Top Plant 2012: Masco Cabinetry
“About five years ago, equipment availability was a major challenge for Sayre. As our Lean culture grew, knowledge of TPM and a focus on repairing equipment to OEM specifications—or better—have really been the key improvement drivers,” Hawthorne added. “By involving operators in the events, and encouraging their involvement in the daily PMs, maintenance and operations have a constant focus on this metric with excellent results.”
When the Sayre plant started its Lean program, the teams explored Kaizen events and implemented Kaizen actions in the plant. “We started doing small events,” said Thurston. “We implemented a 5S program. Every month, we have a 5S audit to look for opportunities to improve a particular zone.”
The leadership team looked for ways to reduce the plant’s material costs. “Our biggest cost is wood,” Thurston said. “In 2011, we focused our value stream mapping on reducing wood waste. We looked at how much material is required to make a door and how much of the material was being thrown away. We looked at all the waste being thrown into the dumpsters and at that cost. When the teams investigated, they found that when the glued panels were produced, they were much larger than actually needed. The leftover wood from those panels was thrown in the dumpster. Now, we’re producing those pieces very close to size. After gluing, there’s minimal material being wasted.”
According to Thurston, the plant has a very strong Lean program. “It really has affected everybody on the plant floor,” Thurston said. “Being Lean is a never-ending goal. It may start with a goal, but success with Lean comes from the people—education, training, wanting to grow—it is a circle.”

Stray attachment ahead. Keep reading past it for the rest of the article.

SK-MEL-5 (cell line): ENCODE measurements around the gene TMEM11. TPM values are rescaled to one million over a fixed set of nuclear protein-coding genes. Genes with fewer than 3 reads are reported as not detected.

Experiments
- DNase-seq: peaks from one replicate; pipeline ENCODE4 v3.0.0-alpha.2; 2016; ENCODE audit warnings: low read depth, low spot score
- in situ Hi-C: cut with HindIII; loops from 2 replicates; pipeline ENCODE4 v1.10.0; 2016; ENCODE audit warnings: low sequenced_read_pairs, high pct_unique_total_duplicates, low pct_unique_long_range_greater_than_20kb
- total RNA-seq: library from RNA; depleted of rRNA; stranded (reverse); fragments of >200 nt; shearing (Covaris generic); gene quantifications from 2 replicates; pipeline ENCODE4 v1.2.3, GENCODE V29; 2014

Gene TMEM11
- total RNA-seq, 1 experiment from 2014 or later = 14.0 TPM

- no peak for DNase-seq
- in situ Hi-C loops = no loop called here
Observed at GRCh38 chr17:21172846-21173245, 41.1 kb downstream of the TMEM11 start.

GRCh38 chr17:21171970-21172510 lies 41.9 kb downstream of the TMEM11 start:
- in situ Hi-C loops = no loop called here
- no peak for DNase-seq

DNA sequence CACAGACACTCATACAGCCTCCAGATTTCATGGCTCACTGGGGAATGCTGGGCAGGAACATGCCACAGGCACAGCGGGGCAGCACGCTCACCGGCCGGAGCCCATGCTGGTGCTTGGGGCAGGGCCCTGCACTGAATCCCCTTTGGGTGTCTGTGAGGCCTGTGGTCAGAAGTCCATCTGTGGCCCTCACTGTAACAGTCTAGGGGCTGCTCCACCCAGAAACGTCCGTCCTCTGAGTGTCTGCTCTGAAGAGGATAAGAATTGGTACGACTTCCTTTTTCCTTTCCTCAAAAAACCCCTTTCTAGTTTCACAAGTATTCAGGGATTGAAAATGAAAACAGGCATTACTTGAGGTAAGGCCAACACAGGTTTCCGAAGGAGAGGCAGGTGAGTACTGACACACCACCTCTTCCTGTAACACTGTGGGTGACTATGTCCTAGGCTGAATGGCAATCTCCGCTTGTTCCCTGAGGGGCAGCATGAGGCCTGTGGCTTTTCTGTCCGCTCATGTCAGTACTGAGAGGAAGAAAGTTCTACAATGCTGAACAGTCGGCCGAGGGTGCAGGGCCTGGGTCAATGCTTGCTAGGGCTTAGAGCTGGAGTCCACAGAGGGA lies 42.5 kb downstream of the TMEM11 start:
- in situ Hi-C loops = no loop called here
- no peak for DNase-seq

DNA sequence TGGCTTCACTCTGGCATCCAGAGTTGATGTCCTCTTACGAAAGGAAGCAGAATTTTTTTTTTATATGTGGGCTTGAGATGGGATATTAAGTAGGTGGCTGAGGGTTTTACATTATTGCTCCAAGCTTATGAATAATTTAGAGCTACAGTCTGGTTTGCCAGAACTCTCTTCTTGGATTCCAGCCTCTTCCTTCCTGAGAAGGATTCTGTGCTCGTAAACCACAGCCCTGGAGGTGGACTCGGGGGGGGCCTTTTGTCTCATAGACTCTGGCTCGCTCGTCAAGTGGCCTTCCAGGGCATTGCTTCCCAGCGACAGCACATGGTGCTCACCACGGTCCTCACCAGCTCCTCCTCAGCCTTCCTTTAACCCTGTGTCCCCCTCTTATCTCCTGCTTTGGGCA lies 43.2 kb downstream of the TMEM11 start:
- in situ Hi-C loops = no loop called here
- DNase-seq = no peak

During the first three quarters of 2012, Masco Cabinetry saved about $2 million in costs associated with process improvements. And of that $2 million, $500,000 was directly attributed to eliminating waste.
Maintaining equipment, production uptime
One-piece workflow and just-in-time manufacturing requires maximum equipment availability, which can create challenges for operations and maintenance departments. “The closer you get to just-in-time, the more integral machine uptime is,” said White. “If a machine is down for more than four hours, it could shut the entire plant down. So, the maintenance group must generate preventive maintenance, predictive maintenance, and improve response times to ensure that downtime is minimized.”
The Sayre plant started implementing TPM in 2007. “That helped us considerably,” White said. “It reduced a lot of downtime. Every day, we had downtime on a piece of equipment that squares, clamps, and pins (fastens) the cabinet doors. We repeatedly had problems such as air leaks, manifold problems, out of square, pinning issues, and insufficient pin penetration.”
“With TPM, we got both operations and maintenance involved so we could work as a cohesive unit to keep the machines operational,” said White. “The operators were given tasks to perform each shift, at start-up and at shutdown. They were asked to handle some of the daily machine checks. Also, tool room personnel developed a program for pin gun maintenance to ensure they were working consistently every hour of every day. Between operations and maintenance, we developed a program for squaring checks to ensure that the machines were always square at the start and end of every shift.”
Annual Salary Survey
After almost a decade of uncertainty, the confidence of plant floor managers is soaring. Even with a number of challenges and while implementing new technologies, there is a renewed sense of optimism among plant managers about their business and their future.
The respondents to the 2014 Plant Engineering Salary Survey come from throughout the U.S. and serve a variety of industries, but they are uniform in their optimism about manufacturing. This year’s survey found 79% consider manufacturing a secure career. That’s up from 75% in 2013 and significantly higher than the 63% figure when Plant Engineering first started asking that question a decade ago.